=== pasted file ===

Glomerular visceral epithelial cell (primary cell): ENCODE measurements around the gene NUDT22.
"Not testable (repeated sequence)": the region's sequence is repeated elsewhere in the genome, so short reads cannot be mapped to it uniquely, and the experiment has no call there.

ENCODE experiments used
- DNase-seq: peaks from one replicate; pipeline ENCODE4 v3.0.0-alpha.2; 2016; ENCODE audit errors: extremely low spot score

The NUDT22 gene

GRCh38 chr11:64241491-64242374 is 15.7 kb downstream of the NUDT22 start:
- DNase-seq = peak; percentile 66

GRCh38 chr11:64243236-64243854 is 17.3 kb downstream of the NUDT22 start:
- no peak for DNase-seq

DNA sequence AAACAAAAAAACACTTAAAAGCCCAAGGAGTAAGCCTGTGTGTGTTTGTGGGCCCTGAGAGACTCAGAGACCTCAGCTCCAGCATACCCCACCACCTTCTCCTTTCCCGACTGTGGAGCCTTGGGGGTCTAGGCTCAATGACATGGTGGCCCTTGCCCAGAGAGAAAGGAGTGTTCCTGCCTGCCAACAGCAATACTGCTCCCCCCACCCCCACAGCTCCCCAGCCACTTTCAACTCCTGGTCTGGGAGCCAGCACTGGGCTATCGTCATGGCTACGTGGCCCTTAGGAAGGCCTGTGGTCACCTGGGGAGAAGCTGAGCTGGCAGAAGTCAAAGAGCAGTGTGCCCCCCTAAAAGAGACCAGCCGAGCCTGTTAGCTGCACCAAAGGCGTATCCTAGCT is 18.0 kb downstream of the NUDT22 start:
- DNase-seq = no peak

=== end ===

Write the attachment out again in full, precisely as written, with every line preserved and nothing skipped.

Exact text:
Glomerular visceral epithelial cell (primary cell): ENCODE measurements around the gene NUDT22.
"Not testable (repeated sequence)": the region's sequence is repeated elsewhere in the genome, so short reads cannot be mapped to it uniquely, and the experiment has no call there.

ENCODE experiments used
- DNase-seq: peaks from one replicate; pipeline ENCODE4 v3.0.0-alpha.2; 2016; ENCODE audit errors: extremely low spot score

The NUDT22 gene

GRCh38 chr11:64241491-64242374 is 15.7 kb downstream of the NUDT22 start:
- DNase-seq = peak; percentile 66

GRCh38 chr11:64243236-64243854 is 17.3 kb downstream of the NUDT22 start:
- no peak for DNase-seq

DNA sequence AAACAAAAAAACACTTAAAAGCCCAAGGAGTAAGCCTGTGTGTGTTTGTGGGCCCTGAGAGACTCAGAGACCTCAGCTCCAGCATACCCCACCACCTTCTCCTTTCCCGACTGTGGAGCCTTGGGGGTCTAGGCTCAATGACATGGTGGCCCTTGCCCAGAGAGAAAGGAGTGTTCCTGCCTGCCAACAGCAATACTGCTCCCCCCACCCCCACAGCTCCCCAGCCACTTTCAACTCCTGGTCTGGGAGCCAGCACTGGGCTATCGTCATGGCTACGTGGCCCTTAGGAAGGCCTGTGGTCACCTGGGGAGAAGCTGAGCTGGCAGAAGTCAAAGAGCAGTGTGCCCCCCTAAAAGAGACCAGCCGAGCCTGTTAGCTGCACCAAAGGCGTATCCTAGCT is 18.0 kb downstream of the NUDT22 start:
- DNase-seq = no peak